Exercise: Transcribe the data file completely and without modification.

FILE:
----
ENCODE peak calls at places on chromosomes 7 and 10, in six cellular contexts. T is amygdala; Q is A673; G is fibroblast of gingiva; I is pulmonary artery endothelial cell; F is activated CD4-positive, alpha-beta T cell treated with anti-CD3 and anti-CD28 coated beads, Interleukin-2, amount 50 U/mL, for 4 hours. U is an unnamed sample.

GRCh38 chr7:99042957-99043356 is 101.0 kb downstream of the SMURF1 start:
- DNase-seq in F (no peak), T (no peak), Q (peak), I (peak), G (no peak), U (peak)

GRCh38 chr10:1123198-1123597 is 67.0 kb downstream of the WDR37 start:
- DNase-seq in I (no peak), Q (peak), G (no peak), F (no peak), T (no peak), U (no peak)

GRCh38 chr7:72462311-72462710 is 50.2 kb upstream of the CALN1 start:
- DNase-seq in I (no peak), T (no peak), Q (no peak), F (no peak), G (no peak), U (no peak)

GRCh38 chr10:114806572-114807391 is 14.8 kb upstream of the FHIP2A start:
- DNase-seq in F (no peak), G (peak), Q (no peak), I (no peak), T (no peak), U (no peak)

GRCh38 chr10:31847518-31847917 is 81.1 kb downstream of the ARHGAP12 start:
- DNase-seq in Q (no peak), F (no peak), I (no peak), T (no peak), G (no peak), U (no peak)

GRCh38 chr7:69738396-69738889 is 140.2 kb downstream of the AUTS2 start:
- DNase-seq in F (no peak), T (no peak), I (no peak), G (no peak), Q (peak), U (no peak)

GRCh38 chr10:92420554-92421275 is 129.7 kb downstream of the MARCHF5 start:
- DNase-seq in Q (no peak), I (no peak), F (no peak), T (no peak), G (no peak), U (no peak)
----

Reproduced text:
ENCODE peak calls at places on chromosomes 7 and 10, in six cellular contexts. T is amygdala; Q is A673; G is fibroblast of gingiva; I is pulmonary artery endothelial cell; F is activated CD4-positive, alpha-beta T cell treated with anti-CD3 and anti-CD28 coated beads, Interleukin-2, amount 50 U/mL, for 4 hours. U is an unnamed sample.

GRCh38 chr7:99042957-99043356 is 101.0 kb downstream of the SMURF1 start:
- DNase-seq in F (no peak), T (no peak), Q (peak), I (peak), G (no peak), U (peak)

GRCh38 chr10:1123198-1123597 is 67.0 kb downstream of the WDR37 start:
- DNase-seq in I (no peak), Q (peak), G (no peak), F (no peak), T (no peak), U (no peak)

GRCh38 chr7:72462311-72462710 is 50.2 kb upstream of the CALN1 start:
- DNase-seq in I (no peak), T (no peak), Q (no peak), F (no peak), G (no peak), U (no peak)

GRCh38 chr10:114806572-114807391 is 14.8 kb upstream of the FHIP2A start:
- DNase-seq in F (no peak), G (peak), Q (no peak), I (no peak), T (no peak), U (no peak)

GRCh38 chr10:31847518-31847917 is 81.1 kb downstream of the ARHGAP12 start:
- DNase-seq in Q (no peak), F (no peak), I (no peak), T (no peak), G (no peak), U (no peak)

GRCh38 chr7:69738396-69738889 is 140.2 kb downstream of the AUTS2 start:
- DNase-seq in F (no peak), T (no peak), I (no peak), G (no peak), Q (peak), U (no peak)

GRCh38 chr10:92420554-92421275 is 129.7 kb downstream of the MARCHF5 start:
- DNase-seq in Q (no peak), I (no peak), F (no peak), T (no peak), G (no peak), U (no peak)